Thursday, May 5, 2011

J. R. Daniel Kirk: Theological Interpretation of the Bible

There has been, in some corners of biblical studies, a strong reaction to the theological interpretation of scripture. Rather than read the Bible as a theological book, some would rather read it only as a history of Judaism and Christianity and nothing more. There is a resistance to interpreting the Bible in ways that can be applied to our modern setting.

I remember one review of my first book in which the reviewer accused me of doing "biblical theology." Some of you will know what he meant and the way he meant it. On the one hand I reacted because he was accusing me of not being aware of modern methods and understandings of biblical studies. On the other hand, I found it hard to interact with him because what he was really saying was that what I had done was theological interpretation and therefore not a valid approach.

J. R. Daniel Kirk is assistant professor of New Testament at Fuller Theological Seminary. Today on his blog Storied Theology, he "confesses" that he is a theological interpreter of the Bible. He does a good job at explaining why this is a valid approach and how one can be aware of and sensitive to critical issues and still do theological interpretation. At one point he has this to say:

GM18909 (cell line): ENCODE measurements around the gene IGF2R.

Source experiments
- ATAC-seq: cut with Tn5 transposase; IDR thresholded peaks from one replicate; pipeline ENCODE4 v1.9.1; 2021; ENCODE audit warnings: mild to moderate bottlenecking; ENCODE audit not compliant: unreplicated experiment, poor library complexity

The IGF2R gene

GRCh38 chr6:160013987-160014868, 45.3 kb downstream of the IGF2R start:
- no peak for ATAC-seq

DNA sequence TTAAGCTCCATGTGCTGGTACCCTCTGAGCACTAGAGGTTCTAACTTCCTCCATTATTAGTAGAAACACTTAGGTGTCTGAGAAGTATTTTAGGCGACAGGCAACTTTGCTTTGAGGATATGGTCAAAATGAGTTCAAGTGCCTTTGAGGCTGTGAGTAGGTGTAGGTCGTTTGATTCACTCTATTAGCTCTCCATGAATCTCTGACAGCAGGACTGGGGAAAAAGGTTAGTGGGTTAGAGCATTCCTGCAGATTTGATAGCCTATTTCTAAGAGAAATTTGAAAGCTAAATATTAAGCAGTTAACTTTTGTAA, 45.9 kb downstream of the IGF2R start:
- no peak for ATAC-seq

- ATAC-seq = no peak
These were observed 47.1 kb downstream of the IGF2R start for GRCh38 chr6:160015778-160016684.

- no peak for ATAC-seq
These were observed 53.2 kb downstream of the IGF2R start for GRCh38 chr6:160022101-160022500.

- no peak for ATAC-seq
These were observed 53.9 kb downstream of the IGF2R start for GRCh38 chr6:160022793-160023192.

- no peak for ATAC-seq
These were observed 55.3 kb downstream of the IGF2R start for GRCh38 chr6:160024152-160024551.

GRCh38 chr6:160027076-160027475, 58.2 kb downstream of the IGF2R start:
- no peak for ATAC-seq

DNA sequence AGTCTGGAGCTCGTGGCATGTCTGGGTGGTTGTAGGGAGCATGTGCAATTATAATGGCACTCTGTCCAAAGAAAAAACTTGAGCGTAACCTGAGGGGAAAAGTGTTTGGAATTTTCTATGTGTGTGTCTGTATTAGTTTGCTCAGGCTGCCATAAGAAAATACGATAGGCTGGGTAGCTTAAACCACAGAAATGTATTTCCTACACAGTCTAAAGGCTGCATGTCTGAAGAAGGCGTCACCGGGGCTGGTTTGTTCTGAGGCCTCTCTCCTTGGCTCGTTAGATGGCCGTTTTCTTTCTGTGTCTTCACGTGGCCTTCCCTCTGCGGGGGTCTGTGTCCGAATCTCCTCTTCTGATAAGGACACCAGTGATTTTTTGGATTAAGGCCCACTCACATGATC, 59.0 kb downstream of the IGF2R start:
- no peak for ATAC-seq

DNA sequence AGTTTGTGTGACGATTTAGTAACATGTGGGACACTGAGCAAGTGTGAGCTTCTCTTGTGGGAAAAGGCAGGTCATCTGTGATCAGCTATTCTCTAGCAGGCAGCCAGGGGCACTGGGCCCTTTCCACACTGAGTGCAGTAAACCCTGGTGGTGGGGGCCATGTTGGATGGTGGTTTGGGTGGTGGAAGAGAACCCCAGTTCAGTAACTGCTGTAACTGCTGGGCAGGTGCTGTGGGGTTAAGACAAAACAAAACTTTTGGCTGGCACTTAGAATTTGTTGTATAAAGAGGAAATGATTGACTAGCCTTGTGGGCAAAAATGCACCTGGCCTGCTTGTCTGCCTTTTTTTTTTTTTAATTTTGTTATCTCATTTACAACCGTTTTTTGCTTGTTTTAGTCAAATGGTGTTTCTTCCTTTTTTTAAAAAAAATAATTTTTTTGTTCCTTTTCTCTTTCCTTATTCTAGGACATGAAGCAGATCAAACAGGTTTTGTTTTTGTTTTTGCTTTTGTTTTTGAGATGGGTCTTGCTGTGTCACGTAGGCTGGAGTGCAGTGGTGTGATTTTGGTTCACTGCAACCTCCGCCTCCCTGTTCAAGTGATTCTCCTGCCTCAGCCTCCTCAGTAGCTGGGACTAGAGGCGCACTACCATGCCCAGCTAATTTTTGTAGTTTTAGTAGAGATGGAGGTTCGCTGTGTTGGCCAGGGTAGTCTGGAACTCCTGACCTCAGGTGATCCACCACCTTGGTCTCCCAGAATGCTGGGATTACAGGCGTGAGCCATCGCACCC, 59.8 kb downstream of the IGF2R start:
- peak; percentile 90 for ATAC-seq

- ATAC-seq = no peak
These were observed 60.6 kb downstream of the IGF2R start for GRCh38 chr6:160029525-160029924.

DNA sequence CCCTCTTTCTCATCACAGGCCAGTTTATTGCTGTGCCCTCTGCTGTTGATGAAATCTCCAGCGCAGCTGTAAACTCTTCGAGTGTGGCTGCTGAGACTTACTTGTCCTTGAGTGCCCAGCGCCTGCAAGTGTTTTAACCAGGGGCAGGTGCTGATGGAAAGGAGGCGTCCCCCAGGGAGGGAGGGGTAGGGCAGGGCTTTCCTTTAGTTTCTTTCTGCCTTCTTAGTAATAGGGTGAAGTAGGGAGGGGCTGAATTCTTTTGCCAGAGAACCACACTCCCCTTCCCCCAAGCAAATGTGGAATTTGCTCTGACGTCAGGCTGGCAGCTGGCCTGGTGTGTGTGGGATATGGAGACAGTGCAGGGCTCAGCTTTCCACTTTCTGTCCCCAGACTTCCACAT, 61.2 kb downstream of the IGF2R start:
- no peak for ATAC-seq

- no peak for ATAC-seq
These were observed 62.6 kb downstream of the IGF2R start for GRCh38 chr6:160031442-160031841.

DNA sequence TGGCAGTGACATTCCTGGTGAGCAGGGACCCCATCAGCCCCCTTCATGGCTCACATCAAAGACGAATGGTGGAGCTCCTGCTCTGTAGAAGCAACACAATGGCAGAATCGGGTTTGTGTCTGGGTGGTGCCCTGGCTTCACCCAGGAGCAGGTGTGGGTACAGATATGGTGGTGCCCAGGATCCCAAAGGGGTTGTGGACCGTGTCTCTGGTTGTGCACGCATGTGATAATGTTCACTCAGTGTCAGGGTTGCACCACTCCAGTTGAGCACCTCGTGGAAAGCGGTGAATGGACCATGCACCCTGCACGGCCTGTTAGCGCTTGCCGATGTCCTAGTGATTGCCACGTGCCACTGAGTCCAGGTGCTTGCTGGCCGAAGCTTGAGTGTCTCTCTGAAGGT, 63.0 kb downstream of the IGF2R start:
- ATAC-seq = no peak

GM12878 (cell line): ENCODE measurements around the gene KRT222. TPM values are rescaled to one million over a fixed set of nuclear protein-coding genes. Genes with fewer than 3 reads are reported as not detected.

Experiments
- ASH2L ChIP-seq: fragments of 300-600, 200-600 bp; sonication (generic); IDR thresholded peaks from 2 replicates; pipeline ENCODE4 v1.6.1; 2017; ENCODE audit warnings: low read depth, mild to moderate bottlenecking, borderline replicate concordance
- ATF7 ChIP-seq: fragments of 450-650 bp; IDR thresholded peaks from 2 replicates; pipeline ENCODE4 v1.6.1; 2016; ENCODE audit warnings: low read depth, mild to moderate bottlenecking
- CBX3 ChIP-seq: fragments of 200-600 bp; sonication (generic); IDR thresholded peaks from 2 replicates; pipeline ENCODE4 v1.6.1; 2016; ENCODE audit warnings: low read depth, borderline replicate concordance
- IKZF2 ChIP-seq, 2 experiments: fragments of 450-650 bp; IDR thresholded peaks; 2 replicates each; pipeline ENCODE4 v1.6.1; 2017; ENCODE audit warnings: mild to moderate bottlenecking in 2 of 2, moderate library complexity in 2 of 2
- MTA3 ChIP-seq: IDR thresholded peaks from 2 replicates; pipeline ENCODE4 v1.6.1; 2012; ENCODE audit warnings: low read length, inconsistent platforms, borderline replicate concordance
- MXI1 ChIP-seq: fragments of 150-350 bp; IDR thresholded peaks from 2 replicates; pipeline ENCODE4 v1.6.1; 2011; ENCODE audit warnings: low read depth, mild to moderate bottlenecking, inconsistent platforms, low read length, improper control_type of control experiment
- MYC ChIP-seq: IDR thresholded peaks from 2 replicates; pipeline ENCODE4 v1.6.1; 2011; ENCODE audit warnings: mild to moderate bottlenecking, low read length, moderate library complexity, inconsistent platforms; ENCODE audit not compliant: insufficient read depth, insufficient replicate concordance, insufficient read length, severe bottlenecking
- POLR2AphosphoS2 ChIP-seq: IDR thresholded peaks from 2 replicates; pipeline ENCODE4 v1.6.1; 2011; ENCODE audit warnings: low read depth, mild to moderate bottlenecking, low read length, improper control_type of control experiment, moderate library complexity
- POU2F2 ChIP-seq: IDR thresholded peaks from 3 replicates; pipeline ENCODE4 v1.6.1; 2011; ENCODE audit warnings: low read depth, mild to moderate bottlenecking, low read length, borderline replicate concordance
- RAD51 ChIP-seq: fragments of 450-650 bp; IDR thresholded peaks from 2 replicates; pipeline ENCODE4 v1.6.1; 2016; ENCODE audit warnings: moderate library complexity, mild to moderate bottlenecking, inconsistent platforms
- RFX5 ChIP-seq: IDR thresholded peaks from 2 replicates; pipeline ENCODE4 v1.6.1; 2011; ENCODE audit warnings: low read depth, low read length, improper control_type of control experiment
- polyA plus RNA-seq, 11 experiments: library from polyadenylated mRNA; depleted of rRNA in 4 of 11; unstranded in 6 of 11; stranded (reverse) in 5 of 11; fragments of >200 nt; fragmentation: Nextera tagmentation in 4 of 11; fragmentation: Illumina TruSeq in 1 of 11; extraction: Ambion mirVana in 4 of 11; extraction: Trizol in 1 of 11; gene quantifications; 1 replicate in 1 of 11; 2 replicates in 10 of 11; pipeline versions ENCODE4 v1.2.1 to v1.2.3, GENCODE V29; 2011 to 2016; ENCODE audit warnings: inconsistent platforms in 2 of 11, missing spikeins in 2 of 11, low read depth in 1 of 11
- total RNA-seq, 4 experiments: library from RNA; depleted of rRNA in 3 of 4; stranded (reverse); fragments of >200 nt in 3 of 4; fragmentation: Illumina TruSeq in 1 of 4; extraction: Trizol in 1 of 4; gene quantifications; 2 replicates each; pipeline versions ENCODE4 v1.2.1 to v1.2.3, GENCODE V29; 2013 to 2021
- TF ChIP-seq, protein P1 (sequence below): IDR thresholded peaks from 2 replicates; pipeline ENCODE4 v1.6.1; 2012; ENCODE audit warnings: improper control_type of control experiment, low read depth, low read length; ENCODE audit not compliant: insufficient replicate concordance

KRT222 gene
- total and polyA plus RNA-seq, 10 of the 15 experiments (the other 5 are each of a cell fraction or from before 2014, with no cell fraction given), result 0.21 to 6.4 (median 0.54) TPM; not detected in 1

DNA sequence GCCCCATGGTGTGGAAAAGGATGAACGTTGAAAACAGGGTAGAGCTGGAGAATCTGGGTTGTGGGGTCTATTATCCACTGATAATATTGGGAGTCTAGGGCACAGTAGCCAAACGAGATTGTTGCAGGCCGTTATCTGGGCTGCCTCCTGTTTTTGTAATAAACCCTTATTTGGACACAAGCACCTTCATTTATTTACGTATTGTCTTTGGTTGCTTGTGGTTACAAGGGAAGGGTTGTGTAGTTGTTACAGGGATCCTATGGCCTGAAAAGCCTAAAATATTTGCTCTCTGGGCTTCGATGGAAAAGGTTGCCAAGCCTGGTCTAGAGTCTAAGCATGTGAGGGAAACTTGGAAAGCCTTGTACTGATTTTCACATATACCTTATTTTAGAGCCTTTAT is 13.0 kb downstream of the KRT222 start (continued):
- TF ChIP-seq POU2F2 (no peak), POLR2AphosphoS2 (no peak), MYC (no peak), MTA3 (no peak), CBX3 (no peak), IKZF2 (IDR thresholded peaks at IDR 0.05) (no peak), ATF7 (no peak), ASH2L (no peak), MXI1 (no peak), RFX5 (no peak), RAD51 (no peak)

The theology I am for is a theology that takes the Bible seriously–and that Bible as we know it is, in part, the Bible as critical scholarship has opened our eyes to it. And what it means for me to be a Christian is to continue to build theology for the church trusting that this Bible we actually have is, in fact, the Bible that God wants us to have.

It is a nice piece and I encourage you to read it. I think his description would fit my own approach in many ways.

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